A Smithsonian Best History Book of 2019
“Sparkling.” —Genevieve Valentine, NPR
Kristen Richardson traces the social seasons of debutantes on both sides of the Atlantic, sharing their stories in their own words, through diaries, letters, and interviews conducted at contemporary balls. Richardson takes the reader from Georgian England to colonial Philadelphia, from the Antebellum South and Wharton’s New York to the reimagined rituals of African American communities. Originally conceived as a way to wed daughters to suitable men, debutante rituals have adapted and evolved as marriage and women’s lives have changed. An inquiry into the ritual’s enduring cultural significance, The Season also reveals the complex emotional world of the girls at its center, whose every move was scrutinized and judged, and on whose backs family fortunes rested.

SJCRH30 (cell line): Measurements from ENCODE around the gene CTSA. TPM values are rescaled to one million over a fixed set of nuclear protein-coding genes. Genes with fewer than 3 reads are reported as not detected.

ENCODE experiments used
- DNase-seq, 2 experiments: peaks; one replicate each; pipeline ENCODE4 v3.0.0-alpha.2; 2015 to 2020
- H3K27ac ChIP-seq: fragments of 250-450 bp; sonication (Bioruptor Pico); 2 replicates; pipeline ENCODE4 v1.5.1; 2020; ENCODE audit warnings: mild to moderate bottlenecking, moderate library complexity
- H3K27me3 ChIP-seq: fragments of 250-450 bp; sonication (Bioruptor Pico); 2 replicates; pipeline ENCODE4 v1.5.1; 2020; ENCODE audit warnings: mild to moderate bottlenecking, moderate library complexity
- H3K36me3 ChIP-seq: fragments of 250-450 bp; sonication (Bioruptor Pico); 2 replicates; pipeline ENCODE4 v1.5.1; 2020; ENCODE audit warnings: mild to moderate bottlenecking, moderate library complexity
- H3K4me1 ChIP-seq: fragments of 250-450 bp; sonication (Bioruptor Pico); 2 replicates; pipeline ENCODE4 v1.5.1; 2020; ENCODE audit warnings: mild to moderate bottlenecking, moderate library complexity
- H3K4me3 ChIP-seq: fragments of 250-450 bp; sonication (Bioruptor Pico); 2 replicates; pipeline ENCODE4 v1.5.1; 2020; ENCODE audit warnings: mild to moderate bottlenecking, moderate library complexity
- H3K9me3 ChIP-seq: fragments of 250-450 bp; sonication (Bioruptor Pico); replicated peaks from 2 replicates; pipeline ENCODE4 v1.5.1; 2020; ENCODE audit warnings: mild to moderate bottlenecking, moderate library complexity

Richardson's immersive debut uncovers the surprisingly long history and stylized rituals of the debutante tradition. Instituted by Queen Elizabeth I in the 16th century as a means "to form beneficial social and political alliances," the ceremonial presentation of aristocratic young ladies at court had morphed, by the mid-18th century, into weekly "assemblies" hosted by "lady patronesses" seeking to match their daughters and nieces with wealthy, socially connected bachelors. In America, Richardson writes, the debutante custom reached its apotheosis as the "defining ritual" of the merchant and professional classes. Drawing from the journals and letters of colonial, antebellum, and Gilded Age debutantes, Richardson portrays young women enjoying or enduring their "social seasons." In a diary account, Albany socialite Huybertie Pruyn recalls being "dragged" by her mother to the 1891 Patriarch Ball, where her escort was "her second cousin, at least 55 years old." Exploring 20th-century rituals, Richardson reports on Mardi Gras krewes, the relationship between debutante balls and elitism in the African-American community, and the publicity-generating International Ball, held annually at the Waldorf Astoria in New York City. A few minor historical errors Anne Boleyn wasn't pregnant when Henry VIII sought to annul his first marriage don't distract from the fun. This entertaining, eye-opening portrait captures a tradition that is "long dead but will never die."